KRUEGER, kroi'ger, HERMANN GUSTAV EDUARD: German Protestant; b. at Bremen June 29, 1862. He studied in Heidelberg (1881-83), Jena (1883-84; Ph.D., 1884), Giessen (1884-85; lic. theol., 1886), and Göttingen (1885-86). In 1886 he became privat-docent for theology in Giessen, where he was appointed associate professor of the same subject in 1889. Since 1891 he has been full professor at Giessen, and in 1902-03 was rector of the university. He is primarily a student of patristics and the history of dogma, and belongs to no denomination. Since 1888 he has been a collaborator on the Theologischer Jahresbericht, of which he has been joint editor since 1895, first with H. Holzmann (1895-1901) and later with W. Köhler (since 1901). He has likewise edited the Sammlung ausgewählter Quellenschriften zur Kirchen- und Dogmengeschichte, to which he contributed Justins Apologieen (Freiburg, 1891) and Augustin de catechizandis rudibus (1893). He also translated J. Reville's La Religion à Rome sous les Sévères (Leipsic, 1888) and edited the second and third volumes of K. von Hase's Kirchengeschichte auf der Grundlage akademischer Vorlesungen (1890-92) He has written: Monophysitische Streitigkeiten im Zusammenhange mit der Reichspolitik (Jena, 1884); Lucifer von Calaris und das Schisma der Luciferianer (Leipsic, 1886); Geschichte der altchristlichen Literatur in den ersten drei Jahrhunderten (Freiburg, 1895; Eng. transl. by C. R. Gillet, History of Early Christian Literature, New York, 1897); Was heisst und zu welchem Ende studiert man Dogmengeschichte? (1895); Die Entstehung des Neuen Testaments (1896); Das Dogma vom Neuen Testament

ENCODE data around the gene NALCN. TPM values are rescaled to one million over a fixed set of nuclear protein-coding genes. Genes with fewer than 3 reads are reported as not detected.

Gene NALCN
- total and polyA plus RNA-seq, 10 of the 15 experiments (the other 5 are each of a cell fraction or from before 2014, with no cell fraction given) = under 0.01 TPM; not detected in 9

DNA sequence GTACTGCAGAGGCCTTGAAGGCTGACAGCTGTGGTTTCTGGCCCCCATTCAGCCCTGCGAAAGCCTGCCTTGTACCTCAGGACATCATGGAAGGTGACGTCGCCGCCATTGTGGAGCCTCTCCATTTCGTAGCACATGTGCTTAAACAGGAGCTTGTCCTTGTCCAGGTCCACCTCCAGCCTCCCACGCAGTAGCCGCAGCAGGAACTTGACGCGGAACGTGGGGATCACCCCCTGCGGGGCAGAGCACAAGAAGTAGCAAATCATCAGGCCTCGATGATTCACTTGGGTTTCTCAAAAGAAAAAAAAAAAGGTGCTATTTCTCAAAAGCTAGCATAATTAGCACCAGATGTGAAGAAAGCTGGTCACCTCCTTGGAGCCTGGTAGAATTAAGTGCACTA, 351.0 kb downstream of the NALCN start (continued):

(Giessen, 1896); Die neueren Bemühungen um Wiedervereinigung der christlichen Kirchen (Freiburg, 1897); Petrus Canisius in Geschichte und Legende (Giessen, 1897); Die neuen Funde auf dem Gebiet der ältesten Kirchengeschichte (1898); Die sogenannte Kirchengeschichte des Zacharias Rhetor (Leipsic, 1899); Kritik und Ueberlieferung auf dem Gebiet der Erforschung des Urchristentums (Giessen, 1903); Philipp der Grossmütige als Politiker (1904); Das Dogma von der Dreieinigkeit und Gottmenschheit (Tübingen, 1905); Philipp Melanchthon, eine Charakterskizze (Halle, 1906); and Das Papstthum (Tübingen,1907; Eng. transl., The Papacy; its Idea and its Exponents, New York, 1909).

KRUMMACHER, krum'mah"er : The name of four distinguished Reformed preachers of Germany.